AARON DAVID MILLER, CNN GLOBAL AFFAIRS ANALYST: You know what the end game is, Kate, is unclear. What we don't need is another summit -- what I call another summit of the vanities, either with Putin or even with Kim. Talking to North Korea was important. It's just these unstructured summits, which are a reflection of the president's desire to dominate the headlines and to somehow personally believe he can turn these leaders to his advantage doesn't work out very well. So, no, I mean, we ought to be talking to the Iranians if only to diffuse the possibilities of tension in the gulf and tone down some of the rhetoric, but there's got to be some sense of strategy. For now, it's good politics to weaken Iran. As long as the president stays out of a war and the Iranians don't ramp up their nuclear program, this is a kind of muddle-through strategy, which will probably get you through the midterms.
[11:50:21] BOLDUAN: Just through the midterms. All right.
BOLDUAN: No, I hear you.
BOLDUAN: But there's the long game, Aaron.
MILLER: We could flip a coin. You asked me what the strategy is. We could flip a coin. It's the same with North Korea, with Putin, with Arab/Israeli stuff.
BOLDUAN: I hear you.
MILLER: I mean, it's hard.
BOLDUAN: Let's not -- it's hard, that's why I bring you on. I never bring you on for the easy stuff, my friend.
Trump's national security adviser, John Bolton, was out again today talking about the renewed sanctions on Iran. Let me play you what he said.
(BEGIN VIDEO CLIP)
JOHN BOLTON, NATIONAL SECURITY ADVISOR: The implications are already pretty profound. They'll grow more profound in November when the oil- related sanctions kick in as well.
(END VIDEO CLIP)
BOLDUAN: What's the real impact you think of the sanctions? I mean, the sanctions were on, the sanctions were relieved, the sanctions are now going back on. Does this change behavior like the administration is hoping for, you think?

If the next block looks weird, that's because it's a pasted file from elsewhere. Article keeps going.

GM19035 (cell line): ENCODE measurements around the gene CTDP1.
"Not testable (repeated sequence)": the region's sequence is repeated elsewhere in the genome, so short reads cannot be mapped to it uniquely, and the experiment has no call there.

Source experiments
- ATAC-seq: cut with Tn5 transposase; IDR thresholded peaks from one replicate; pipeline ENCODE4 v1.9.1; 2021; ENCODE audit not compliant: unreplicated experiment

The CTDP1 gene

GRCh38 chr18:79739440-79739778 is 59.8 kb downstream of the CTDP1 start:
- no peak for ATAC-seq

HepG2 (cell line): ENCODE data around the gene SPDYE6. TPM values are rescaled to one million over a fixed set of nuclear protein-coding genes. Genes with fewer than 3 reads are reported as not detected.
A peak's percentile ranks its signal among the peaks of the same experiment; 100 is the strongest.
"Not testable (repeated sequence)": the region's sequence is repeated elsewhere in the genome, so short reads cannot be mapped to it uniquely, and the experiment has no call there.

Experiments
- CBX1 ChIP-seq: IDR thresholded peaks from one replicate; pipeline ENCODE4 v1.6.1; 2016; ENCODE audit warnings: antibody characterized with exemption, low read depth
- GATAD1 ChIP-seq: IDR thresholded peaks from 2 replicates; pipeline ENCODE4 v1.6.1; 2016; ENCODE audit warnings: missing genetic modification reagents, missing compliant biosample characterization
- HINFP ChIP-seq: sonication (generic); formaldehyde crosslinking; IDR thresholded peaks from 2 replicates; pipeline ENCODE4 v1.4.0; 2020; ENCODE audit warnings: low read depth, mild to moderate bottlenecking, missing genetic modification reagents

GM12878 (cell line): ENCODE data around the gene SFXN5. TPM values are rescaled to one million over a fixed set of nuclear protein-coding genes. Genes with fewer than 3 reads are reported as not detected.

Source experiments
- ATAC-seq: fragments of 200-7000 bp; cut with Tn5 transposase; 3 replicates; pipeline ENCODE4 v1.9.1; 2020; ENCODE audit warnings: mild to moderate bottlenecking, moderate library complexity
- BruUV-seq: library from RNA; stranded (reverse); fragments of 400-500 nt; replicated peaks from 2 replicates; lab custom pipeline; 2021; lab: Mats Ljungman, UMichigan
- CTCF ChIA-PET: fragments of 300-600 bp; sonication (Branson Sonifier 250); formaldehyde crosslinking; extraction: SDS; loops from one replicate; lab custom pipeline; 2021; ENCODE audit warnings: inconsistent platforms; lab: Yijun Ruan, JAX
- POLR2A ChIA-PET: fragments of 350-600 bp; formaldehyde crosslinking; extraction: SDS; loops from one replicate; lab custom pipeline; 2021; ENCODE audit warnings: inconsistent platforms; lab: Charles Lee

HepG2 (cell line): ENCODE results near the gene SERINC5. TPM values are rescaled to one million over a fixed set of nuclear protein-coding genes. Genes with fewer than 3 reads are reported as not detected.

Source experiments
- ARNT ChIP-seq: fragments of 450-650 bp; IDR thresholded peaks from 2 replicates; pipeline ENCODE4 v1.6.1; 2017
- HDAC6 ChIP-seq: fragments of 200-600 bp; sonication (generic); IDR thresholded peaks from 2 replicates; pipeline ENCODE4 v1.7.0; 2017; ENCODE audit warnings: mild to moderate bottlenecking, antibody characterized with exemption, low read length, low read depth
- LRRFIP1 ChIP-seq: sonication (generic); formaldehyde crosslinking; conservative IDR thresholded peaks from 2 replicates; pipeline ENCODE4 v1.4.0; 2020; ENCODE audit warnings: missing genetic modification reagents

MILLER: It's certainly not going to change the regime, not any time soon. As far as changing behavior, I don't think so. Not without a -- look, the administration can apply a lot of vinegar. The question is whether they're prepared to apply some honey in order to create the possibility of some sort of negotiation. But then you have to ask yourself, well, what are we negotiating? We're going back to the nuclear deal with the president that says it's the worst agreement in the history of the world. As far as a comprehensive agreement, one that stops Iran's activities in the region, gets a better deal for Mr. Trump on the nuclear issue, I don't think neither Iran nor Mr. Trump is prepared to pay the price for that. I wouldn't rule out, though, Kate -- six, seven times already it's been in the wind -- that sometime this fall, maybe against the backdrop of the U.N. General Assembly, there will, in fact, be another summit of the vanities. I'd settle for a secret channel -- I wouldn't surprise me if they're working on it even now -- to try to create a structured dialogue to see what's possible now between the U.S. and Iran. That's the best you're going to hope for.